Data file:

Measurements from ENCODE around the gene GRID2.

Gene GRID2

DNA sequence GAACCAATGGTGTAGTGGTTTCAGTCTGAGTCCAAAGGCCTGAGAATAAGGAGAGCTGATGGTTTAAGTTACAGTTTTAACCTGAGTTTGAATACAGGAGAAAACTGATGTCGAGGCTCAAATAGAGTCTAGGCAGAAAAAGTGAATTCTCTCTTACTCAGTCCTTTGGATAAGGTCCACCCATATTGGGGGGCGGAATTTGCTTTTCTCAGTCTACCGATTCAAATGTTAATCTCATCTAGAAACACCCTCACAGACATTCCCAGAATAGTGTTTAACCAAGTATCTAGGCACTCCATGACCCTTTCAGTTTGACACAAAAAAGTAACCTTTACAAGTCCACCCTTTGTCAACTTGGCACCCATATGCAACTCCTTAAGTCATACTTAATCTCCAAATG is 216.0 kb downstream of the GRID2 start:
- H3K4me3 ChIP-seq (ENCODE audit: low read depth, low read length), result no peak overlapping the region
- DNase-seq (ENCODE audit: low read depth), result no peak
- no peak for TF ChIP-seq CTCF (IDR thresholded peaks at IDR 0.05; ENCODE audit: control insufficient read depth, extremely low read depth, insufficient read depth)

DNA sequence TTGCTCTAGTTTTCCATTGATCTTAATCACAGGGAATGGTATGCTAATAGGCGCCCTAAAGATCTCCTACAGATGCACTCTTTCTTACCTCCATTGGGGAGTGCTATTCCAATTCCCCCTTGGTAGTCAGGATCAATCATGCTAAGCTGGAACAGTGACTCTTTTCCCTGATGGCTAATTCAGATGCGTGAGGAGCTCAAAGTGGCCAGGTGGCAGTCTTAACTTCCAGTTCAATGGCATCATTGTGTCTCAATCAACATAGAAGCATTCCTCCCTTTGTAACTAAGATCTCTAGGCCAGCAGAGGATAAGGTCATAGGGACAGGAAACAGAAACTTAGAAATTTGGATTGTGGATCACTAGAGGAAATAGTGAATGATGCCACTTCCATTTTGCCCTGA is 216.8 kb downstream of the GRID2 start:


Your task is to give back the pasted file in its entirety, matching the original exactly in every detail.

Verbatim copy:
Measurements from ENCODE around the gene GRID2.

Gene GRID2

DNA sequence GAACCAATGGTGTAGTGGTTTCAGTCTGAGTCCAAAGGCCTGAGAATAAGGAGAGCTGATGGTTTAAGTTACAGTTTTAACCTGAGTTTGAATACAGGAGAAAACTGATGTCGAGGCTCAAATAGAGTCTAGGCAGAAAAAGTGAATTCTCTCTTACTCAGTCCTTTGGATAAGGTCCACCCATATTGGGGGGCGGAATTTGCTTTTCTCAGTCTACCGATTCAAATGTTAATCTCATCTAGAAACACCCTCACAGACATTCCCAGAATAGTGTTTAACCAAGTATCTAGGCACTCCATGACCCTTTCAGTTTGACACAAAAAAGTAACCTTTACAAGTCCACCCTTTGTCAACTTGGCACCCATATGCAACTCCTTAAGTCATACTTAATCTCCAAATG is 216.0 kb downstream of the GRID2 start:
- H3K4me3 ChIP-seq (ENCODE audit: low read depth, low read length), result no peak overlapping the region
- DNase-seq (ENCODE audit: low read depth), result no peak
- no peak for TF ChIP-seq CTCF (IDR thresholded peaks at IDR 0.05; ENCODE audit: control insufficient read depth, extremely low read depth, insufficient read depth)

DNA sequence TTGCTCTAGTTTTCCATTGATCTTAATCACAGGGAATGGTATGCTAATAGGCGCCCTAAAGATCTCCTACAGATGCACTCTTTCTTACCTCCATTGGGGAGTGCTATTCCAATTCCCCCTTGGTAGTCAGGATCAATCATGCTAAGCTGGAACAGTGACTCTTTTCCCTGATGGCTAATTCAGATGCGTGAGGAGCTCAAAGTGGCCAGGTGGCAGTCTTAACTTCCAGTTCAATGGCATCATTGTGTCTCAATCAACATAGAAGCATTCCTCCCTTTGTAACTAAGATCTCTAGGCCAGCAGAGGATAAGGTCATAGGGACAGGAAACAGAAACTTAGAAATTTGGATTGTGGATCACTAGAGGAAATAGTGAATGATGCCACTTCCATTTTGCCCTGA is 216.8 kb downstream of the GRID2 start: